Brief Fact Summary.
An Oregon statute authorizes the use of medical marijuana. However, under the Controlled Substance Act (CSA), the use of marijuana, for any purpose, is prohibited.
Synopsis of Rule of Law.
A congressional statue that compels a statute to criminalize a particular conduct does not preempt the state statute.
An Oregon statute authorizes the use of medical marijuana. However, under the Controlled Substance Act (CSA), the use of marijuana, for any purpose, is prohibited. Congress did not intend to limit the way marijuana can be used, but created a blanket prohibition of the use of marijuana.
Whether, under the doctrine of implied preemption, a state law authorizing the use of medical marijuana is an obstacle in hindrance of Congress’ purpose of enacting the federal statute.
No, under the doctrine of implied preemption, a state law authorizing the use of medical marijuana is an obstacle in hindrance of Congress’ purpose of enacting the federal statute.
It is one of the happy incidents of the federal system that a single courageous State may, if its citizens choose, serve as a laboratory; and try novel social and economic experiments without risk to the rest of the country.View Full Point of Law
The CSA explicitly prohibits the same conduct that the Oregon statute authorizes, creating an obstacle to Congress’ purpose and objective under the CSA.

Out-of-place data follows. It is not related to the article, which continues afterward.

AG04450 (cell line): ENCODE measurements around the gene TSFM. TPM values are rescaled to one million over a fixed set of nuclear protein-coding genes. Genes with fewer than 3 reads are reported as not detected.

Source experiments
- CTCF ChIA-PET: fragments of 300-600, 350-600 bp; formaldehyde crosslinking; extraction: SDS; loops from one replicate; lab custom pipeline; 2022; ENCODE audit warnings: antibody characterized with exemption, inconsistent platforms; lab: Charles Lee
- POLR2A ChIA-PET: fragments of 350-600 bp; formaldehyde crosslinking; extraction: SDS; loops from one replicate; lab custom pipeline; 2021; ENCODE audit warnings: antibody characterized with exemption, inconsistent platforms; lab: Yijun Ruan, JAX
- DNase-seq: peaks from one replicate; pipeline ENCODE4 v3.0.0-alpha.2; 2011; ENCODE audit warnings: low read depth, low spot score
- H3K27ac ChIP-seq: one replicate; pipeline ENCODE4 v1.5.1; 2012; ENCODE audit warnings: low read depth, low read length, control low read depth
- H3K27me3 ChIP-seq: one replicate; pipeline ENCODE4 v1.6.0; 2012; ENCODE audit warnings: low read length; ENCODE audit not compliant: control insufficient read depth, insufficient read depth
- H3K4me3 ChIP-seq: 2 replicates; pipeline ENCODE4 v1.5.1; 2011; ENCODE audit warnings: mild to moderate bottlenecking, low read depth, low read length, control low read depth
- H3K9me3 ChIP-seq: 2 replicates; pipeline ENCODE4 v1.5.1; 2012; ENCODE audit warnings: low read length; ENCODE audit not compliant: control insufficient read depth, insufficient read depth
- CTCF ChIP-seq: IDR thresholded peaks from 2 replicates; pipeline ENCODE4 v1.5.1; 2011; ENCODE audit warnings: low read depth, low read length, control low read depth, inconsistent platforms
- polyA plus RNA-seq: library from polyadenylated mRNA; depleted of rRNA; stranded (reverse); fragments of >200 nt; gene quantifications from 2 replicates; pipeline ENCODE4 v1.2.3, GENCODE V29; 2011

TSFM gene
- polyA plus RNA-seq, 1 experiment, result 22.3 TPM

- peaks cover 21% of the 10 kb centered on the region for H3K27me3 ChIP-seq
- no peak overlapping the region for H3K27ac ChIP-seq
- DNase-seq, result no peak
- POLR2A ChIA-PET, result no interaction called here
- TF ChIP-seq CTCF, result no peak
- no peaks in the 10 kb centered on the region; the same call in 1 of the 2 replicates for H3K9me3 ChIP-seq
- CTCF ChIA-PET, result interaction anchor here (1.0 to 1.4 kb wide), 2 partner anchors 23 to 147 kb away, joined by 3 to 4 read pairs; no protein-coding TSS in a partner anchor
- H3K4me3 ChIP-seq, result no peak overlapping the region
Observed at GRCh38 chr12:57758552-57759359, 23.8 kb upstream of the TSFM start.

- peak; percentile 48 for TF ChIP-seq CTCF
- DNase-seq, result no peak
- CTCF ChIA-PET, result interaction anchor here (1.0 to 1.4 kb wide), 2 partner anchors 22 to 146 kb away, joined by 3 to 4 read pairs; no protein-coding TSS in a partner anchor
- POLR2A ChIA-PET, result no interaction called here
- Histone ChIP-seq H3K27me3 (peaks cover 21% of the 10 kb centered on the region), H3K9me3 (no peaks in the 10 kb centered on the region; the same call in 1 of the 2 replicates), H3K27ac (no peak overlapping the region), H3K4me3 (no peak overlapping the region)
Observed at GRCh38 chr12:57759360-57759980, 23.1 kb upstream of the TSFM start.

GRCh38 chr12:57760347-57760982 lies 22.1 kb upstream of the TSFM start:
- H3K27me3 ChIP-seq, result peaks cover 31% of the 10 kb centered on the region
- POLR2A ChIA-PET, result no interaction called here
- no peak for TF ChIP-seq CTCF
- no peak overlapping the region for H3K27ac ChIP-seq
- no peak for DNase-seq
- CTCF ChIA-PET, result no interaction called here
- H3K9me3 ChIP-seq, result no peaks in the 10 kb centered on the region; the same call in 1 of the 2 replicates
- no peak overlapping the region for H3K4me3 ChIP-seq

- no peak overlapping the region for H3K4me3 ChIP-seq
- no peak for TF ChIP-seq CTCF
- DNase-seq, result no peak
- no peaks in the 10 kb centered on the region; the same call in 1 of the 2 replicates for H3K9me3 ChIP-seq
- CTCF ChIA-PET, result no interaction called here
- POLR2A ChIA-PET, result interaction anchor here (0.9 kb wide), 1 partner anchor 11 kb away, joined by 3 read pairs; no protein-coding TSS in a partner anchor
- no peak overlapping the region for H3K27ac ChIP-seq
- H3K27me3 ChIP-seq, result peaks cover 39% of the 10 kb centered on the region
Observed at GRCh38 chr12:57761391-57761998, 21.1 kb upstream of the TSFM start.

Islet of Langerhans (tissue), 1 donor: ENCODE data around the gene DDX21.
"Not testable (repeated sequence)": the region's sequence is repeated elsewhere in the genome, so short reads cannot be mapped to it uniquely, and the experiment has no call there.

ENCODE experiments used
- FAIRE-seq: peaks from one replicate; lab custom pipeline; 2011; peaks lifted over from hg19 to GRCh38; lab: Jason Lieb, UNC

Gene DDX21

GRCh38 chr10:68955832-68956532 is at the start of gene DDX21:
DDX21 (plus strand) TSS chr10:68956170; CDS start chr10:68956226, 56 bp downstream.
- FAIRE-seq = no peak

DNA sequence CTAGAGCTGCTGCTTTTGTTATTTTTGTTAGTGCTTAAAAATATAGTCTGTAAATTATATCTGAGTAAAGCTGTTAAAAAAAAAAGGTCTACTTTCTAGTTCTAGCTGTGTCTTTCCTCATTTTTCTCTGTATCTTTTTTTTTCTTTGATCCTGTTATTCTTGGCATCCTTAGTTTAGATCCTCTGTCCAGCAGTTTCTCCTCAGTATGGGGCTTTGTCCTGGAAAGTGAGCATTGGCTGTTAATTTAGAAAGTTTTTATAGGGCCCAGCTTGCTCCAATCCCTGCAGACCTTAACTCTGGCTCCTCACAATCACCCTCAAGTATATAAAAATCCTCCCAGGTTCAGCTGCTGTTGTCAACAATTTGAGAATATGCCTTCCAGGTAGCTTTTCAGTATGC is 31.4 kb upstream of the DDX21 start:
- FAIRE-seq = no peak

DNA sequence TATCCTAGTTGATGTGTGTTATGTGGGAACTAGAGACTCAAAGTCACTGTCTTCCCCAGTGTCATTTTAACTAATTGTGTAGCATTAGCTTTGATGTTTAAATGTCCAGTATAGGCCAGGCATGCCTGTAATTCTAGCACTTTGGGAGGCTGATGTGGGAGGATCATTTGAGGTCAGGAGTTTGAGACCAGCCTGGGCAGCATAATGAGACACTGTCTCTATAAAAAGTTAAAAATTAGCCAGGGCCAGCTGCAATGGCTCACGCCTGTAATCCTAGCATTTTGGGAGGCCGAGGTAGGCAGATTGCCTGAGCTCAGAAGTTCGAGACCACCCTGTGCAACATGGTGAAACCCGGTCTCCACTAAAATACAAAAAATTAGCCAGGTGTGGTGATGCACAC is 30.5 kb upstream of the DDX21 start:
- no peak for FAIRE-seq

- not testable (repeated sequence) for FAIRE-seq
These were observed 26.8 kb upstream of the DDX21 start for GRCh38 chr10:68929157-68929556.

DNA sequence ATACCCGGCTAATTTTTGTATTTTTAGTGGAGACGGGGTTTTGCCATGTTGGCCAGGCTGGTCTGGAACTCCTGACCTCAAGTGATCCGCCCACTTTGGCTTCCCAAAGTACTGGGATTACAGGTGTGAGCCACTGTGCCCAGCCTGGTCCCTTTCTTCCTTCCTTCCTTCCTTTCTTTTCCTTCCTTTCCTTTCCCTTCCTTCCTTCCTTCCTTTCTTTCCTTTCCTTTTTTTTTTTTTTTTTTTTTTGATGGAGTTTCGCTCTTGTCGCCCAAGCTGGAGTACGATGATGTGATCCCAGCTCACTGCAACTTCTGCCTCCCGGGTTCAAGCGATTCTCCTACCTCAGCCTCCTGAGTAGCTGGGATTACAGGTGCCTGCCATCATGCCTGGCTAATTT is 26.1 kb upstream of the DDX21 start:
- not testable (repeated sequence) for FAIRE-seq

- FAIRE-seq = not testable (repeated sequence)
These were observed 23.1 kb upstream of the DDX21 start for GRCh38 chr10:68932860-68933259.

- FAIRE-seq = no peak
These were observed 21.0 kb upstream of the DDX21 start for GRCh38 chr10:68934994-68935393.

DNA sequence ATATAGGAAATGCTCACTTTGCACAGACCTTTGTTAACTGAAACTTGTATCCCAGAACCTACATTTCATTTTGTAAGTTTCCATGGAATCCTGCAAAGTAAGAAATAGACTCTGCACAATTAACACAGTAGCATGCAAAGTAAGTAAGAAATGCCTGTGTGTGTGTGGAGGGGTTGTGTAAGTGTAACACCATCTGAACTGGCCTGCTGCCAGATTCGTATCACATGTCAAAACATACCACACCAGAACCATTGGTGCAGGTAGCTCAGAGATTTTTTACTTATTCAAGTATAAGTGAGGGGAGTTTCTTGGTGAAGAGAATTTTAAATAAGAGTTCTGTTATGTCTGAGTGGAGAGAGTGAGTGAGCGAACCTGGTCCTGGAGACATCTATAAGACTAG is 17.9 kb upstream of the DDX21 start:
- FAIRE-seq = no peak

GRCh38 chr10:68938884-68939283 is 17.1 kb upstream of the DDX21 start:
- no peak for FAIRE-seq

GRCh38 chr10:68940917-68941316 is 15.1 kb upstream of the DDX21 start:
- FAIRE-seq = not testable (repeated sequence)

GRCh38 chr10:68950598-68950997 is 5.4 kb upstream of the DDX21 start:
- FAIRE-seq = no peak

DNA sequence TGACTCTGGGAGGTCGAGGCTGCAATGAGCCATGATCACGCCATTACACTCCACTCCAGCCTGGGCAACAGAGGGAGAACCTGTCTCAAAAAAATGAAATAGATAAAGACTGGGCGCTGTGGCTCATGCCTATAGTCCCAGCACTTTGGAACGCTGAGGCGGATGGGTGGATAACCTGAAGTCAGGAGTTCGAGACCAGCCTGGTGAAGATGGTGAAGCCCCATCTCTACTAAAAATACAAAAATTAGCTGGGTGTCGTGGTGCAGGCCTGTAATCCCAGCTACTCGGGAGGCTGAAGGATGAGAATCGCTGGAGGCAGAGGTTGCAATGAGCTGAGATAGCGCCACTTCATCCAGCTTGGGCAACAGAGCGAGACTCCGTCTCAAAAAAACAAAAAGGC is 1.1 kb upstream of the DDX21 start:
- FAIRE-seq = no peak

This Court has previously applied the physical impossibility preemption rule very narrowly. In Barnett Bank v. Nelson, 517 U.S. 25 (1996), the Court held that it was physically impossible for national banks to comply with two statutes, one, a federal statute that permits national banks to sell insurance, and two, a state statute that forbids national banks to sell insurance. Although the Court noted a national bank could simply refrain from selling insurance, complying with both statutes, the court evaluated whether such conduct would result in an obstacle hindering Congress’ purpose and objective. Ultimately, the court held that the state statute was preempted because it stood as an obstacle to Congress’ objective. Additionally, in Michigan Canners & Freezers Association v. Agriculture Marketing and Bargaining Bd., the court evaluated a federal law that prohibited food producer associations from interfering with an individual food producers decision on how to market or sell his or her own products and a state law that permitted food producer associations from interfering as the exclusive bargaining agent. The court held that the state statute is an obstacle to Congress’ objectives under the federal statute, and the state statute is preempted. Here, the court does not dispute that Congress has the proper authority to enact laws that preempt state law. Nevertheless, the court finds that Congress does not have the authority to compel a state, Oregon, to criminalize a particular conduct.Â Therefore, the Oregon statute is not impliedly preempted by the CSA.